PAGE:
Intelligent Control Requires More Structure than the Theory of Event Coding Provides

Commentary on The Theory of Event Coding: A Framework for Perception and Action Planning by Bernhard Hommel, Jochen Müsseler, Gisa Aschersleben and Wolfgang Prinz

Joanna Bryson
Computers and Cognition Group
Franklin W. Olin College of Engineering
Needham, MA 02492


That perception and action share abstract representations is a key insight into the organization of intelligence. However, organizing behavior requires additional representations and processes which are not `early' sensing or `late' motion: structures for sequencing actions and arbitrating between behavior subsystems. These systems are described as a supplement to the Theory of Event Coding (TEC).

Hommel et. al. have made a substantial contribution in our understanding of the interrelation of perception and action. Considering that well-ordered action is the selective advantage of intelligence, it is clear that perception is fundamentally a part of action. Given our understanding of neural learning, it is also not surprising that as regularities in coding become established, either in perception or motor control, they will become linked directly to any other well-correlated systems that happen to be able to monitor their activity. It is generally held that this explains the separation of the sensory and motor cortical maps in all but the most primitive mammals: separation provides greater opportunity for the intervention of between-process action control (Livesey, 1986).

There is, however, more to action representation and control than what the Theory of Event Coding (TEC) currently provides. Also, this supplementary control is often not explicit or intentional, despite being at a higher level than the TEC representations the authors claim are necessarily intentionally accessed. Perception and action are also sometimes fused even more tightly than feature-based coding implies. In this commentary, I will address two forms of action control beyond those specified in TEC: the sequencing of basic actions, and arbitration between possible higher-level behaviors or goals.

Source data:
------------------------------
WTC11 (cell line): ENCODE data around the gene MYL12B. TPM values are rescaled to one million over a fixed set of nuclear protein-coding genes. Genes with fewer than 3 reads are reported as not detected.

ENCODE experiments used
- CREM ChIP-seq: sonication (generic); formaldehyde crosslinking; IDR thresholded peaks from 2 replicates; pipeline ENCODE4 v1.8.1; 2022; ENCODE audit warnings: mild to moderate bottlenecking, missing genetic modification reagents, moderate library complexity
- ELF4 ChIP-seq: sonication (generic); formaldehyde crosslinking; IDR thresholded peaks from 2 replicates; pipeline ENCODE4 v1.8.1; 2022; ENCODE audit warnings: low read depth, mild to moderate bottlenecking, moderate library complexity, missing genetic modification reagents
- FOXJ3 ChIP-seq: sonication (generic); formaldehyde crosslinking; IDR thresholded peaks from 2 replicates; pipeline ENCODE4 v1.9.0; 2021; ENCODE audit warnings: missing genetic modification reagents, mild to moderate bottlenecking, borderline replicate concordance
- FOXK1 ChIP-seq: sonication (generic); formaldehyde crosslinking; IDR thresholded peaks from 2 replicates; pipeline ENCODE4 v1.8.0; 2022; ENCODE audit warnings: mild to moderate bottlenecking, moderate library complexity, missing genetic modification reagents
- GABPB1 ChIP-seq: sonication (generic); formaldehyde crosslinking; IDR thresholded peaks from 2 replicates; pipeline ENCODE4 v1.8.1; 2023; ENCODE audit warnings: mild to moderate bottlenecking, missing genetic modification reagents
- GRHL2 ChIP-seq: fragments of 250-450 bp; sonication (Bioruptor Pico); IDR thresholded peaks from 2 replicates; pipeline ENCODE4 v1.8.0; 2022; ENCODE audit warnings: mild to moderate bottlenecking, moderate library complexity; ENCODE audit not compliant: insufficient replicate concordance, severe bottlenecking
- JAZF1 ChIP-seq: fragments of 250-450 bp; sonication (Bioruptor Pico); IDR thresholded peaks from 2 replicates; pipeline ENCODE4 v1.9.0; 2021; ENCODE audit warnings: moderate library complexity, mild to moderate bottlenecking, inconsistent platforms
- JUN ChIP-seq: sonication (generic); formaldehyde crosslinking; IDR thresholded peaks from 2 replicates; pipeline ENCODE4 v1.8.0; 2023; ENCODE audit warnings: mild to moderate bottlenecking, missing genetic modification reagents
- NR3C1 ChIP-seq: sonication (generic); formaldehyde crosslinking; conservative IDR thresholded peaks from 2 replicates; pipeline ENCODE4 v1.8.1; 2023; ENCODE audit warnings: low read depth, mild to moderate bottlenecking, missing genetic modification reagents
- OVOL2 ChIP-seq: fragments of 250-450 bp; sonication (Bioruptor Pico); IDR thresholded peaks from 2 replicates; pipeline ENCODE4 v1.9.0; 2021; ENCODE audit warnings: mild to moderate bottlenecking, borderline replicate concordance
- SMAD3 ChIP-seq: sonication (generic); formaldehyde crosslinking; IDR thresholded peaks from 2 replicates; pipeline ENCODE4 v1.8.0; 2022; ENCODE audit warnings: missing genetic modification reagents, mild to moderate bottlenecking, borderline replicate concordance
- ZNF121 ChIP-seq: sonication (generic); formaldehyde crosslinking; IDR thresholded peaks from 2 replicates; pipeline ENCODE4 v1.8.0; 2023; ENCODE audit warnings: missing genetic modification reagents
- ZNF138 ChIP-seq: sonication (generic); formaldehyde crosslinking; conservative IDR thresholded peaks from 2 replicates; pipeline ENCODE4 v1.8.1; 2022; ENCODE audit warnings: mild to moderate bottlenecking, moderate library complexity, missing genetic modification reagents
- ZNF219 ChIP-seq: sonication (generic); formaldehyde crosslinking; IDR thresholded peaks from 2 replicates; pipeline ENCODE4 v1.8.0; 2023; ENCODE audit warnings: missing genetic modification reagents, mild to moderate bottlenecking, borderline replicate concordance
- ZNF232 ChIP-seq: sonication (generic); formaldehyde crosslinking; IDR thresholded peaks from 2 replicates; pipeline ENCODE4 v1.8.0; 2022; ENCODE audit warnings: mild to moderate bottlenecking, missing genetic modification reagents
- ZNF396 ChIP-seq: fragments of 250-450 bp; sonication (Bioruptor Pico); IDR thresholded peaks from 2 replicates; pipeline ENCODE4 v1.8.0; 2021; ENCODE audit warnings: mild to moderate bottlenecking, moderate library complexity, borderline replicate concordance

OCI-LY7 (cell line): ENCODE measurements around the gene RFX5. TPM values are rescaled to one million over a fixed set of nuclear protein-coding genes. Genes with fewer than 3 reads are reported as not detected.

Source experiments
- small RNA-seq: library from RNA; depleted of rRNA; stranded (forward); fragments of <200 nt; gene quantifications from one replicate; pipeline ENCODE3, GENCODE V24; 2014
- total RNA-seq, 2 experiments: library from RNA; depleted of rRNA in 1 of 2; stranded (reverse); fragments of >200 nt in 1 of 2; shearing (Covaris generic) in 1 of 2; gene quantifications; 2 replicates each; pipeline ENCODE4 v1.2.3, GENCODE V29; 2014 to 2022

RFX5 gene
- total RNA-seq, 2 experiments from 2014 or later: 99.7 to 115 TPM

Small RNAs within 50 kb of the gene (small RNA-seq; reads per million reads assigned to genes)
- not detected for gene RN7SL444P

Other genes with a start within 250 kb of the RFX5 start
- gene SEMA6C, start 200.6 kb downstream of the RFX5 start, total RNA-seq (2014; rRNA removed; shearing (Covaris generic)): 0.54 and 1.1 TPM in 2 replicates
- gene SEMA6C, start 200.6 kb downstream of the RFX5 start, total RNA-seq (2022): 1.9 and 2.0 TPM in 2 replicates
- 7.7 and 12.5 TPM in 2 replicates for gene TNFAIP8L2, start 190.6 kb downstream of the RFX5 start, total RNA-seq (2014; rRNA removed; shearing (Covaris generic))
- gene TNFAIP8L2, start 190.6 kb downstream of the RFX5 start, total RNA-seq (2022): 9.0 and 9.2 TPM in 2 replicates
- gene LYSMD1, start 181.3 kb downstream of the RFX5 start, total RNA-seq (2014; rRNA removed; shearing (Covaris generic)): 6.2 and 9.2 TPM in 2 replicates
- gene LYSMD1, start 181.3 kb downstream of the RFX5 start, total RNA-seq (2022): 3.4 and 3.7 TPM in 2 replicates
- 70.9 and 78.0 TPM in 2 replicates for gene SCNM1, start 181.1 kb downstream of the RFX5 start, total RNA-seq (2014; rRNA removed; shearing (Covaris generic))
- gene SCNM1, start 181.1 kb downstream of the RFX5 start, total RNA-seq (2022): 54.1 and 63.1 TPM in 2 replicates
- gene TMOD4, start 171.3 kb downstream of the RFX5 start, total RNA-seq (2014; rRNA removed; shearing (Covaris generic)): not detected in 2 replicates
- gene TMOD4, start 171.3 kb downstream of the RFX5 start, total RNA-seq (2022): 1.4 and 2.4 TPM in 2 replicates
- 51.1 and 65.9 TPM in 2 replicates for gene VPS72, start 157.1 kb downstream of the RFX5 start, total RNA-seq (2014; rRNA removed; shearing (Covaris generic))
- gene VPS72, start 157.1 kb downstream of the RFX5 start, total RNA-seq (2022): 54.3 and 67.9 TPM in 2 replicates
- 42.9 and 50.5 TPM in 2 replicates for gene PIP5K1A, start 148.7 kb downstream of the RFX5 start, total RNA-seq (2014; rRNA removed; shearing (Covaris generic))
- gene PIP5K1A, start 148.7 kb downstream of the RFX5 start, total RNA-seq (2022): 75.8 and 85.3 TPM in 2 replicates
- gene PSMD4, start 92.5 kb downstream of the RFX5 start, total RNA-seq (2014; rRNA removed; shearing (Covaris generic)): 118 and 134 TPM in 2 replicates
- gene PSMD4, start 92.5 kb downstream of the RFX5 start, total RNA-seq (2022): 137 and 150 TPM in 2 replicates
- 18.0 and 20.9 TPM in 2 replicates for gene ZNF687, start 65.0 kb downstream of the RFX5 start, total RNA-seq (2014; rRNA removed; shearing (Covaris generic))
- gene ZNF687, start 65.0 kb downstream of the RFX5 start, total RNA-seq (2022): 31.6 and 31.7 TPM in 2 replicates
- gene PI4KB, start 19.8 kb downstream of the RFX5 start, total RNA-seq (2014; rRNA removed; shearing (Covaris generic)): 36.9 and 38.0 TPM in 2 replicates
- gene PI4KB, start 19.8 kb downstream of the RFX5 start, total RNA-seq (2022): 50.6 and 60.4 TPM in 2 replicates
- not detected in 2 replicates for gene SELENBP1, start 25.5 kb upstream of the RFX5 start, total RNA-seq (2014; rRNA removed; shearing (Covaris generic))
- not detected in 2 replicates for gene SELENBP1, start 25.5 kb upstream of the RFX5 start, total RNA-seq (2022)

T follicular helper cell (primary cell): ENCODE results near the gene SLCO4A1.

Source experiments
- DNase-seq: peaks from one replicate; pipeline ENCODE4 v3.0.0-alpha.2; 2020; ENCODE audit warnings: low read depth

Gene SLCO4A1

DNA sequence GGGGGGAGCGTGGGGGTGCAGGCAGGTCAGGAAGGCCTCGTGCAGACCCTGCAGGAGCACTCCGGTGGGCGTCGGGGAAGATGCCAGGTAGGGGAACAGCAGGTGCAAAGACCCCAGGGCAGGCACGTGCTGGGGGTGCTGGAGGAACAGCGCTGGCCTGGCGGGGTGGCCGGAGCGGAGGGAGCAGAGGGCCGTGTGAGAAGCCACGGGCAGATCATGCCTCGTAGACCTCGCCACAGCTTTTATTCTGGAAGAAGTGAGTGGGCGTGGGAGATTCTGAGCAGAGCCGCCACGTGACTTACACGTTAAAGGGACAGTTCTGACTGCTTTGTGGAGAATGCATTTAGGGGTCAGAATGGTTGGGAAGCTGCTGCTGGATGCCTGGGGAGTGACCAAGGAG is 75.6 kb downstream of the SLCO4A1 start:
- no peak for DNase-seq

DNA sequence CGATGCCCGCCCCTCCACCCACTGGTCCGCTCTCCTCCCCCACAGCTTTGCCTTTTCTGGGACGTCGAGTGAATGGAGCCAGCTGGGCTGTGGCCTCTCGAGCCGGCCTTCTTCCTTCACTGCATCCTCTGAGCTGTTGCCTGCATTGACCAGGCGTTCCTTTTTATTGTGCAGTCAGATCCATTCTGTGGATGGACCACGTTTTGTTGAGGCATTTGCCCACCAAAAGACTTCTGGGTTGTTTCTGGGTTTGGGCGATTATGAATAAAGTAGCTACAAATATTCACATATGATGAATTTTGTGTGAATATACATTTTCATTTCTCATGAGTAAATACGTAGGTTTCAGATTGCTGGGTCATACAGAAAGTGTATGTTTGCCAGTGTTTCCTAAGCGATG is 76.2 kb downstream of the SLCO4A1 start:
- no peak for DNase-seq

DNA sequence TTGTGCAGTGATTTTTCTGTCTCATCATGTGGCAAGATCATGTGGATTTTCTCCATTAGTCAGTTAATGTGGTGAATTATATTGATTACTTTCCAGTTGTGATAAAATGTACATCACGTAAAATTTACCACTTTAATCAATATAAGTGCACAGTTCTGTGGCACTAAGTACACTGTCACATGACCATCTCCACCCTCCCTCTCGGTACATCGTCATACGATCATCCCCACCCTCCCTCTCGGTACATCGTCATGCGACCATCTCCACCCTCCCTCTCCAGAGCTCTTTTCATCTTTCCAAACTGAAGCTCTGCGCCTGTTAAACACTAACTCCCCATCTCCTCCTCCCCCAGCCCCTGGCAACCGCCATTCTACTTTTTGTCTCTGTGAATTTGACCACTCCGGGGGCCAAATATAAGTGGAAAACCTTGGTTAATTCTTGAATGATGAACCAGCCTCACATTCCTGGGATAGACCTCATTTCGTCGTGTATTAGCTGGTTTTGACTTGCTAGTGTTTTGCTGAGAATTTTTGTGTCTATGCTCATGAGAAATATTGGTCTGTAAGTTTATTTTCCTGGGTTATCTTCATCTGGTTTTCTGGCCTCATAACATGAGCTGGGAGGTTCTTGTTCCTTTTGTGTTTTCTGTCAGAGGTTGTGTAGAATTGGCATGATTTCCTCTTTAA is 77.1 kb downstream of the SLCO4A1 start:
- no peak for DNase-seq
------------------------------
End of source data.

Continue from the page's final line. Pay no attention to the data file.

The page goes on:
That sequences of actions are themselves a privileged representation has been well supported for some time in the neuroscience literature (Lashley, 1951; Houghton and Hartley, 1995). Many expressed action sequences are too quick and intricate for perceptual feedback to control the transitions between them. Further evidence of privileged representations for behavior patterns is expressed by experiments where animals with their forebrains removed are still capable of conducting complex species-typical behaviors, although they are unable to apply these behaviors in appropriate contexts (Carlson, 2000). In particular, the periaqueductal grey matter has been implicated in complex species-typical behaviors such as mating rituals and predatory, defensive and maternal maneuvers (Lonstein and Stern, 1997).

Evidence of brain cells directly involved in processing sequential recall and behavior has also been found by Tanji et. al. (Tanji and Shima, 1994). Tanji et al. studied trained monkeys performing sequences of actions either from memory or by following cues. They recorded cells firing in the medial frontal cortices in three different functional contexts: 1) during a particular action, regardless of whether it was recalled or cued, 2) between particular action pairs, only when recalled, but regardless of which sequence they occurred in, and 3) between signal and initial action for a particular complete sequence when it must be performed from recall. These cell types made up 12%, 36%, and 26% of the cells recorded, respectively. The latter two types indicate special coding for types of transitions and full sequences of behavior.